Tent camping or "tarp camping" within the Jungle is free. In fact, all camping is free. Please refrain from trespassing on railroad property or local homeowners' property. Most years the Boxcar is open for sleeping as well, but there is only limited floor space. It's summer time in Iowa---BRING INSECT REPELLENT. Please do not touch other peoples' packs, sleeping bags or baggage. This is a big violation of The Rules of living on the road. Please do not pet other peoples' dogs or companion animals without permission. There is usually a "free table" in the Pavilion, and everyone is welcome to free stuff there, but do not assume that some item seemingly abandoned in the Jungle is "free." It belongs to somebody. If you scavenge cardboard for sleeping, put it in the dumpster when you are finished with it. Keep a Clean Camp.

Many older tramps travel by RV or camper van these days. There are limited parking spots and limited shore power hook-ups. There are no blackwater tank pump-out facilities available. There are usually at least two dumpsters available for trash disposal. The Pavilion has rough-built picnic tables and rest rooms with rudimentary showers and flush toilets. The Pavilion and kitchen shack were built by volunteer hobo labor and townspeople, so don't expect five star accommodations. The new kitchen building has refrigerators, home-built propane stoves and outdoor dish washing ("pearl diving"), but access to the kitchen is limited to the Crumb Boss and kitchen crew. People cannot use the kitchen facilities individually, but are welcome to eat at "chow time," when the Jungle's two-meals-a-day (breakfast and dinner) are served up. There is always a "free refrigerator" in the Pavilion from which everyone may eat, 24-7, to accommodate tramps arriving in the wee hours of the day or after chow time is finished. Britt's Food Center supermarket is within easy walking distance. The Jungle is not an RV park and is not designed to accommodate a large number of RVs or camper vans. You should be prepared for "boondocking" (self-contained off-road RV camping) if you bring an RV or camper van to the NHC.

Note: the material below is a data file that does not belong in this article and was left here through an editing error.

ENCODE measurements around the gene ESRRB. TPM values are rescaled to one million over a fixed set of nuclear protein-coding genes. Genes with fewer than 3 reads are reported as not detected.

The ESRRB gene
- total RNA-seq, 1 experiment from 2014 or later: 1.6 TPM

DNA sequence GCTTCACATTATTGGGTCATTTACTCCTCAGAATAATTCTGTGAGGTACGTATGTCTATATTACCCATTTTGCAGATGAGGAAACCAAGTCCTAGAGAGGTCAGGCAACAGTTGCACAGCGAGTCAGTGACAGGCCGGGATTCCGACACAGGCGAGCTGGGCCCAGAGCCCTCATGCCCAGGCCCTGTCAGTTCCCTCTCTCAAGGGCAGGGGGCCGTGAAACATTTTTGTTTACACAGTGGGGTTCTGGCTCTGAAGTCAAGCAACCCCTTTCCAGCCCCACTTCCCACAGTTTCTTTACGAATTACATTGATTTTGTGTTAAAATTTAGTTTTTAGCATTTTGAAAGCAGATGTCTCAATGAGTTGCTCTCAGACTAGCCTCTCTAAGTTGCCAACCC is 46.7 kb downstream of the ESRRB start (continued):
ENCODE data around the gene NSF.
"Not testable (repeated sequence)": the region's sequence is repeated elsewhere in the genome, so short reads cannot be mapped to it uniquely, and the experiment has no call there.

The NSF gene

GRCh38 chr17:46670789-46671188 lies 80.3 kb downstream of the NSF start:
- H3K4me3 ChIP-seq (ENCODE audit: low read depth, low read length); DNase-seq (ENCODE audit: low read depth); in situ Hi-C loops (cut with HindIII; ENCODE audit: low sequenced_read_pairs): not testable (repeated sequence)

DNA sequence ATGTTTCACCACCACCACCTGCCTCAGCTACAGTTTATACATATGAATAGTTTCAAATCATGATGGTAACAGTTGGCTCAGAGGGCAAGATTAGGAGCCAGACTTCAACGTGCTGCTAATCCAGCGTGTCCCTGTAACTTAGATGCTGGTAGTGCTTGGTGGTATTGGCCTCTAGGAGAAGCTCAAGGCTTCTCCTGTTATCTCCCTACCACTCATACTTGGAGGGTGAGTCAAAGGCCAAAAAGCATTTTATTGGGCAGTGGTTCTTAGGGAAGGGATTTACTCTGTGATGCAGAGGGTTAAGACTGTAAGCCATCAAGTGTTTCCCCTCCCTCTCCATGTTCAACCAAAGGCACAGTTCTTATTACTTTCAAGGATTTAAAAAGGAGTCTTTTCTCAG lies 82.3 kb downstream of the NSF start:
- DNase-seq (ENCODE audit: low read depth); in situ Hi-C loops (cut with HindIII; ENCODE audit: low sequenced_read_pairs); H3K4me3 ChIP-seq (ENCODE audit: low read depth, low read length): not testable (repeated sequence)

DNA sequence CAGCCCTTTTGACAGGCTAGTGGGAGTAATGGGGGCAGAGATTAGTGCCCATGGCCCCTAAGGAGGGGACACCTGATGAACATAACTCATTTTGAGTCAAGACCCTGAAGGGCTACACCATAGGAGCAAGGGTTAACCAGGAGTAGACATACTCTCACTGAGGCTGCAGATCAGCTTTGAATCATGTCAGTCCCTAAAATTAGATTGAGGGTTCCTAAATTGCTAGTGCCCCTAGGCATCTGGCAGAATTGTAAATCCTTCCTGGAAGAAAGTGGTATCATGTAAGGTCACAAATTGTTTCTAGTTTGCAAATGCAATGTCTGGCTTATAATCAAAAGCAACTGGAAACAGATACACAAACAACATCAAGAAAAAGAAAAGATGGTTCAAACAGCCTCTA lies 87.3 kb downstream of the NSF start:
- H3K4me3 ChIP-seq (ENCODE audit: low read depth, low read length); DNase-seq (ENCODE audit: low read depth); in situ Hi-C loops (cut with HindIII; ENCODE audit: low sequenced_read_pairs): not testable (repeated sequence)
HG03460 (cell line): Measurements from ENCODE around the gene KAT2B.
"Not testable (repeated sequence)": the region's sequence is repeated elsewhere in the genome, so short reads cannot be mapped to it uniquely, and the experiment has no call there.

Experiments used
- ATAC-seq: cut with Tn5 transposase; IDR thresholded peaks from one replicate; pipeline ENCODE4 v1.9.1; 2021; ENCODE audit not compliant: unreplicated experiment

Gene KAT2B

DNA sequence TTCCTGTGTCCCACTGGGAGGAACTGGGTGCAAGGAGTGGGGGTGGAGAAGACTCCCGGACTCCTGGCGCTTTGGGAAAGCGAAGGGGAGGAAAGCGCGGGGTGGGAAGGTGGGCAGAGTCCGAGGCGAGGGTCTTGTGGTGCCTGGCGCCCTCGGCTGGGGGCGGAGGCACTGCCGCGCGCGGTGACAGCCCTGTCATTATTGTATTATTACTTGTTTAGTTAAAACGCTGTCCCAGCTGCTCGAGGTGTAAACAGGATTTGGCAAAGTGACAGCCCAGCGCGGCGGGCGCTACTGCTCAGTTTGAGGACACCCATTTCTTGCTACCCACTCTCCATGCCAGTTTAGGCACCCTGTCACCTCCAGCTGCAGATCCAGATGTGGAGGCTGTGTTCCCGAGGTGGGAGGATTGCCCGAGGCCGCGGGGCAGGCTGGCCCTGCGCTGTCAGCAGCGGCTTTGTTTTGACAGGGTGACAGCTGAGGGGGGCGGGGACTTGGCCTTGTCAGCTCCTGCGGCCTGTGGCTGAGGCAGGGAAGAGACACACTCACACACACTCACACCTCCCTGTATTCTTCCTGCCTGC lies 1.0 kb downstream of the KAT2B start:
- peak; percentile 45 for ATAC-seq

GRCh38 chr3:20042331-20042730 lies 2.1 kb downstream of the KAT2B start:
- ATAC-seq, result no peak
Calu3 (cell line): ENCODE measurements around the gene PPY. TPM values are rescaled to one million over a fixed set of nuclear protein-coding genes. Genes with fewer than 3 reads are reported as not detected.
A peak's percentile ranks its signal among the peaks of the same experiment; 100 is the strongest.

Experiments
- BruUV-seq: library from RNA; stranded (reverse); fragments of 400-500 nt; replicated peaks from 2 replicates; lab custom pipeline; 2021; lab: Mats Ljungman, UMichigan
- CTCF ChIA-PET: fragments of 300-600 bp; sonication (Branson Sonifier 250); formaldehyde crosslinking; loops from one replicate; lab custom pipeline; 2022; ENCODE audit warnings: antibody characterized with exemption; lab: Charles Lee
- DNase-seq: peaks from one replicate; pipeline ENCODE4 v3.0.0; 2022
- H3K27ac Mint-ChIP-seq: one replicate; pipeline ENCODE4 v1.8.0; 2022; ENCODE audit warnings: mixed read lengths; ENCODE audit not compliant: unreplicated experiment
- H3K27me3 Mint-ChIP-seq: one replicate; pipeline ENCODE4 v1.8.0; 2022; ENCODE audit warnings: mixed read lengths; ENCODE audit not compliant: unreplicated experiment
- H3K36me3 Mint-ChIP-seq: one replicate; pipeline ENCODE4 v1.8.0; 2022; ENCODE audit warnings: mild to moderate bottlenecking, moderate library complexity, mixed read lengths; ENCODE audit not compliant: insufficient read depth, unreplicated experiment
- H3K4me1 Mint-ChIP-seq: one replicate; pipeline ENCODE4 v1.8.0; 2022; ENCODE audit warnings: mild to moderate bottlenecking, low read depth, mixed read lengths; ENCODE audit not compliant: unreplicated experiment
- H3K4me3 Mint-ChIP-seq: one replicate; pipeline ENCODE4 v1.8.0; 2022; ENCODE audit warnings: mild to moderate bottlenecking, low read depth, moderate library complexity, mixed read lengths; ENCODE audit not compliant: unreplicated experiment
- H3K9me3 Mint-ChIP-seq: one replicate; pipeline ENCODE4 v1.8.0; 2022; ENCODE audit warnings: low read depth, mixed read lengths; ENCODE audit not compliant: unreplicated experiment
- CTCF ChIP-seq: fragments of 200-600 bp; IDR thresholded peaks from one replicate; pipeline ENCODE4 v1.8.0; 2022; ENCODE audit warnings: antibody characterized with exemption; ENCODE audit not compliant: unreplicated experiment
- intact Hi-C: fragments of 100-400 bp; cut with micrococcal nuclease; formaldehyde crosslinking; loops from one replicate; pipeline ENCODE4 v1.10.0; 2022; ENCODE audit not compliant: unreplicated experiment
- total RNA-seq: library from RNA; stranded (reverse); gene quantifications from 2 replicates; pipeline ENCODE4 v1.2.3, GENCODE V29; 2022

Other events[edit]

Other events during Hobo weekend include a Hobo 5K & Hobo 10K Walk/Run, Hobo King & Hobo Queen coronation, Hobo Museum, Hobo Auction, Hobo Memorial Service, Hobo Sunday Outdoor Church Service, Hobo Classic Car Show, Hobo Arts and Crafts Show and various hobo musical entertainment. The Hobo Jungle is open to the public.


  1. ^ Hobo Convention Website/ Retrieved August 2009.
  2. ^ Moon, Gypsy: "Done and Been", page 24. Indiana University Press, 1996.
  3. ^ Britt, Iowa - Hobo Convention Information. Retrieved August 2009.

External links[edit]